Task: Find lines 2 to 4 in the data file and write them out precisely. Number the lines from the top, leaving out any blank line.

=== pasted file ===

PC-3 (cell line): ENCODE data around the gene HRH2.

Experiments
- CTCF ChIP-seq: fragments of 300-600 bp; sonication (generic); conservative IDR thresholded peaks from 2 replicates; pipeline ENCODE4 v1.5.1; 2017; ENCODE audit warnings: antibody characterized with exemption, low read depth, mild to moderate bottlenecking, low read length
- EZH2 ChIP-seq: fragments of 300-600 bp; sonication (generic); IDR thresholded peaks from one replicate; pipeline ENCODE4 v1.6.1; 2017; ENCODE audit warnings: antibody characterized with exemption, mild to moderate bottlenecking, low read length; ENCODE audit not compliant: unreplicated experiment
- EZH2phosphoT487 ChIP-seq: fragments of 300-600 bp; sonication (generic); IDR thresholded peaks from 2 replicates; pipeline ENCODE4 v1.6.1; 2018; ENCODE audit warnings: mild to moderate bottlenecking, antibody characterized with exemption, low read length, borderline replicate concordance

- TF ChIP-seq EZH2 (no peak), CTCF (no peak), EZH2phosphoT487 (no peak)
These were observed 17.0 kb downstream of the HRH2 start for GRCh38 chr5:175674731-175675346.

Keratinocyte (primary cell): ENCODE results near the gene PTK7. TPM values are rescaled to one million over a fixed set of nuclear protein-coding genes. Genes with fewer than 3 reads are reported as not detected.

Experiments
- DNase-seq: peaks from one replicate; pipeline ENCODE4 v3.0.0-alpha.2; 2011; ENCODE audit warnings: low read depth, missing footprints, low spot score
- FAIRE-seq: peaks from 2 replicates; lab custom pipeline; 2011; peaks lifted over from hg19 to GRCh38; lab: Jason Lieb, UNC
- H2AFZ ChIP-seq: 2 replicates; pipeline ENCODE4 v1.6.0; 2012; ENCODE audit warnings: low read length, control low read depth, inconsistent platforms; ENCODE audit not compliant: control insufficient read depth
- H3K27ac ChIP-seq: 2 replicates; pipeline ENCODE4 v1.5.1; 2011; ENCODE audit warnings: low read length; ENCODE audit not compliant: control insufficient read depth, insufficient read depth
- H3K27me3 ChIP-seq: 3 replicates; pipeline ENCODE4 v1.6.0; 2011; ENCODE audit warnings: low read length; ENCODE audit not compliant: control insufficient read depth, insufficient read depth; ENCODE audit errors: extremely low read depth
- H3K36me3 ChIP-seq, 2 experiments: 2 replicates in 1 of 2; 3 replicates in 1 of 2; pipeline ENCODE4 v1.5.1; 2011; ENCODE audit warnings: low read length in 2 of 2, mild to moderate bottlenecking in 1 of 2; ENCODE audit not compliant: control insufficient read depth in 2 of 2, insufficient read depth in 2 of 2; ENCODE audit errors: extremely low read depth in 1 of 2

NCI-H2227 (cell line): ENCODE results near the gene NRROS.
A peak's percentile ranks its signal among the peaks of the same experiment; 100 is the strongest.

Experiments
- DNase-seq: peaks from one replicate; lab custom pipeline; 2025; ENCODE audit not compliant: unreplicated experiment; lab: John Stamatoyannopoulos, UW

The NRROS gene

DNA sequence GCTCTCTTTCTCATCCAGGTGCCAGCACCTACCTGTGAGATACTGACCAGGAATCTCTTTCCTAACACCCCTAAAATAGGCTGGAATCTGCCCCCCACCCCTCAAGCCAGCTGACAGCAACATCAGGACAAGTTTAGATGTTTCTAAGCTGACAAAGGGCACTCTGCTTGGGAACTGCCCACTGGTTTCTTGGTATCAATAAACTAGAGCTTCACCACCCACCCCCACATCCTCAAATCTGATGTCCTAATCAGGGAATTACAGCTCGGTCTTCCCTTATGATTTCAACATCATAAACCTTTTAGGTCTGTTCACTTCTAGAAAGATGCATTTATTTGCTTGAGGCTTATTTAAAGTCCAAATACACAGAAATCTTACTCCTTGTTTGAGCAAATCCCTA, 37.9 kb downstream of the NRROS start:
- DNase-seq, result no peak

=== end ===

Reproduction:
Experiments
- CTCF ChIP-seq: fragments of 300-600 bp; sonication (generic); conservative IDR thresholded peaks from 2 replicates; pipeline ENCODE4 v1.5.1; 2017; ENCODE audit warnings: antibody characterized with exemption, low read depth, mild to moderate bottlenecking, low read length
- EZH2 ChIP-seq: fragments of 300-600 bp; sonication (generic); IDR thresholded peaks from one replicate; pipeline ENCODE4 v1.6.1; 2017; ENCODE audit warnings: antibody characterized with exemption, mild to moderate bottlenecking, low read length; ENCODE audit not compliant: unreplicated experiment